Any Junior Associate results out yet?
Posted 12 June 2012 - 07:34 AM
Posted 12 June 2012 - 09:24 PM
Posted 12 June 2012 - 09:41 PM
Posted 12 June 2012 - 10:54 PM
Posted 13 June 2012 - 05:31 AM
Edited by charlie4dancin, 13 June 2012 - 05:31 AM.
Posted 13 June 2012 - 06:36 AM
The waiting is very frustrating but there is nothing that you can do to speed it up or influence the content so it really is best just to try not to worry. If your dd/ds pick up on how you are feeling they may begin to feel it too, or even feel under pressure to do well if they see that it means a lot to you.
Posted 13 June 2012 - 07:36 AM
Posted 13 June 2012 - 09:26 AM
Posted 13 June 2012 - 09:42 AM
Edited by lisadebs, 13 June 2012 - 09:43 AM.
Posted 13 June 2012 - 09:52 AM
I spent last night reading about the school shoes and swayback etc etc.
I feel relief that there is other mum's out there to talk to..... hubby just does not get it !!!
Posted 13 June 2012 - 09:56 AM
Posted 13 June 2012 - 11:16 AM
Posted 13 June 2012 - 12:51 PM
Posted 13 June 2012 - 02:51 PM
If it's a disappointing no, then it might help to explain that they see lots of lovely children and they would like to take them all, but there just isn't enough room for everybody this time.
Sadly, however, that is not true, and my personal view is that it is better to be honest, even with very young children. Whilst there are talented children that are overlooked from time to time, these schemes are about taking the MOST talented and that is the nature of the dance world at every level. far better, in my opinion, to prepare them for that straight away rather than building up false hope for the future. Those that want it enough will try again, and some may be successful second or third time around. But some will not.
Apologies for the dose of realism!
Posted 13 June 2012 - 03:50 PM
Can you imagine a professional dancer giving up ballet just because they were not sucessful at auditions. Dancers are taught to work hard and fight for what you want. These people are determined and will always fight to turn a no into a yes.
Posted 13 June 2012 - 03:58 PM
Posted 13 June 2012 - 04:23 PM
I believe that if the childs teachers/parents feel that the child has the right attributes for associates and the child has the desire to audition, then the child should be encouraged, and if not sucessful to have a go the year after if that is what the child wants to do.
Which is exactly why I said that those that want it enough will try again nd may be successful on a subsequent attempt.
my post was about managing expectations And I believe that it is wrong to mislead a child by telling them that the only reason they were not accepted is because there were not enough places. I have always said that the reason a child is not accepted is that they were not what the panel were looking for at that time. That does not always mean that they will not be accepted in the future, but, sadly, there are children that will NOT succeed, however many times they try and I personally think it is kinder to help them to understand all eventualities rather than to possibly mislead them.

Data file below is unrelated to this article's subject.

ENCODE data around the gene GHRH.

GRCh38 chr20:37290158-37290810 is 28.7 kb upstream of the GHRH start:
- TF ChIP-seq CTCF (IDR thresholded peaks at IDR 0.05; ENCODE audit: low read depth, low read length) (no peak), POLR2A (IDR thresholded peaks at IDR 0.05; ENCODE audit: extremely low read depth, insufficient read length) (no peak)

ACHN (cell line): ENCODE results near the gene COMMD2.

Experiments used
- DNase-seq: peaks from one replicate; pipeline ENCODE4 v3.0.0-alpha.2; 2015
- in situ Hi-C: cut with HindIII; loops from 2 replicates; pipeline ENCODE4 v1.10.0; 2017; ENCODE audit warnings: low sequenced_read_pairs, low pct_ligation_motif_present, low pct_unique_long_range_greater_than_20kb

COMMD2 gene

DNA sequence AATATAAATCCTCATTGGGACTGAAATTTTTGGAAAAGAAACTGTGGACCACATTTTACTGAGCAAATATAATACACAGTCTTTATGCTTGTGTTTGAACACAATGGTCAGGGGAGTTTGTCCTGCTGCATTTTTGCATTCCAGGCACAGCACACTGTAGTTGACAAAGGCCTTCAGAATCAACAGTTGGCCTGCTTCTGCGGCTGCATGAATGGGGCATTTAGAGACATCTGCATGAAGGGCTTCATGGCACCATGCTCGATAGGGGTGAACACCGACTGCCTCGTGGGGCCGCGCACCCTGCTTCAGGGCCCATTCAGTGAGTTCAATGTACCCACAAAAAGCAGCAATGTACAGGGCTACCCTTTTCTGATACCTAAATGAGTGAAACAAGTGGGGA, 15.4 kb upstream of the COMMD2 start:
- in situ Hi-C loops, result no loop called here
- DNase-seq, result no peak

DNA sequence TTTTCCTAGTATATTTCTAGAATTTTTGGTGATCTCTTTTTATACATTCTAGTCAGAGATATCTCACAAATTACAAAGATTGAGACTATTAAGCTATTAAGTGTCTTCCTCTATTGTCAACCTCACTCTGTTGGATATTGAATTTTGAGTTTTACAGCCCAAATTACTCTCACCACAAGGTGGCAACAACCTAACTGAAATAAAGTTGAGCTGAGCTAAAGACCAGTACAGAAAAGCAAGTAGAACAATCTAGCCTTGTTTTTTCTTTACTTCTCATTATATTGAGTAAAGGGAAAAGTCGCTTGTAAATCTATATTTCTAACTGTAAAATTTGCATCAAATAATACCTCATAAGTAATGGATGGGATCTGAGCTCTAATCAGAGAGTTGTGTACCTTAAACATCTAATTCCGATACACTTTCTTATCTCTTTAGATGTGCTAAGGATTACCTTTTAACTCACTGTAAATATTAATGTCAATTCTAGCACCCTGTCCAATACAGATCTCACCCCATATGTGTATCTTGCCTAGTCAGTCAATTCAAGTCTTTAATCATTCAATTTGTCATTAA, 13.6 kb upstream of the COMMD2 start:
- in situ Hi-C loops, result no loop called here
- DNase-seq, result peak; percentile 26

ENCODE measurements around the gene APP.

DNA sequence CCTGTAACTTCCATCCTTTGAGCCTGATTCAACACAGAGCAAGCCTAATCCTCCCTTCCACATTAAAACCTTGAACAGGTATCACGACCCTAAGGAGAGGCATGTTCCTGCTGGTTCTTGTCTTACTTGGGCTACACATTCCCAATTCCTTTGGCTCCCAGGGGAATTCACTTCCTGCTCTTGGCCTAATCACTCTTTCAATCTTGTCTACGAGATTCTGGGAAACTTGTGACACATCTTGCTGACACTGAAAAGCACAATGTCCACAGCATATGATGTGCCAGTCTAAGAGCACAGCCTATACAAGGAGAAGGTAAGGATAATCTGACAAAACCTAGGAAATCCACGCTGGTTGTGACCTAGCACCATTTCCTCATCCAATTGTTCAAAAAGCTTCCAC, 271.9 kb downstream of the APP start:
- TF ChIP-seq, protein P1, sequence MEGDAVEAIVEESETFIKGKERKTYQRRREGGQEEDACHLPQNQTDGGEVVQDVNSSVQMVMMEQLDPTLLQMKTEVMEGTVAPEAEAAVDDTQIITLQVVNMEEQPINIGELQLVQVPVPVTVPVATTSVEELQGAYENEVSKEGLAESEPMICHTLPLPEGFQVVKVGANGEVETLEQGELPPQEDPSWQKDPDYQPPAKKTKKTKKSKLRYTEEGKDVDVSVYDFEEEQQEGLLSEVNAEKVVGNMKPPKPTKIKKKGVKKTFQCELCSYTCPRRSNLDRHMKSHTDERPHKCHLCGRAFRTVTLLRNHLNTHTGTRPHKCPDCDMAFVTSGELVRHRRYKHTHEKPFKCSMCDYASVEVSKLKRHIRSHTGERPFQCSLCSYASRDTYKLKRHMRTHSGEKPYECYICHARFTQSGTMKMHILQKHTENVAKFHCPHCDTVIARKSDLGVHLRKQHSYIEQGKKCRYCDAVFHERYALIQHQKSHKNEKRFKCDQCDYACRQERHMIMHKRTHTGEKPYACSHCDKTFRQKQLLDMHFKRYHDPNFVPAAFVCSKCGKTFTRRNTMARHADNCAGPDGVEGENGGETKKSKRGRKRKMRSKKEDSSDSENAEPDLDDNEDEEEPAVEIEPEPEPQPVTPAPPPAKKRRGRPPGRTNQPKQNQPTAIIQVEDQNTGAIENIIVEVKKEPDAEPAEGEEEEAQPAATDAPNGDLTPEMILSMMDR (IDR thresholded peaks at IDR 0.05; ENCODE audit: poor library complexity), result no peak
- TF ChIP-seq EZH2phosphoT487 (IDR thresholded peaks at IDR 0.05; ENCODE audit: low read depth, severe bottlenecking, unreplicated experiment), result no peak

Edited to make more sense.
Edited by Jellybeans, 13 June 2012 - 04:33 PM.
Posted 13 June 2012 - 05:50 PM
Posted 13 June 2012 - 06:44 PM
With reference to photos, certainly JA s and all other associate schemes that I know do not select who to audition on the basis of photos and everyone is invited to audition.
Posted 13 June 2012 - 07:51 PM
Equally some that are not the right body shape at a young age, grow into it at puberty and continue to develop their capability.
One thing I have definitely learned over the years is that potential and ability is a moving feast and two auditions a year apart can produce startlingly different results - both ways!
Posted 13 June 2012 - 07:58 PM
Posted 13 June 2012 - 08:35 PM
Posted 13 June 2012 - 08:37 PM
Posted 13 June 2012 - 08:44 PM
Edited by grumpybearzuk, 13 June 2012 - 08:46 PM.
Posted 13 June 2012 - 09:03 PM
Each child is individual and what one parent might say to their child maybe polar opposites to what another parent may say to their child to prepare them for possible rejection / acceptance. My dd is under no illusion that because she is privileged enough to be attending these classes at the moment that her path will be an easy one in whatever she decides to do or be at a later date when she is older.
Posted 14 June 2012 - 08:15 AM
Posted 14 June 2012 - 08:17 AM
Posted 14 June 2012 - 10:13 AM
Ok, if by 18 your child has never got finals or a place at a ballet school, then it would be time to steer them down a different path - but I suspect they would have reached that conclusion themselves.
But at 8, 9 or 10, far kinder and more motivational to say (as Mr Kelly used to say at auditions) "You all did well, but they only have 12 places, so can't take everyone they want - so keep going, and you can try again next year".
My dd is a late developer and at 13 is only now coming into her own as a dancer. She knows she wasn't ready at 10 but is determined to try for a post 16 place. She works her socks off and has real drive. Would she have had that drive and perseverance if I had told her at 10 "Sorry, you weren't good enough", rather than "It's not a never darling, it's just a not yet".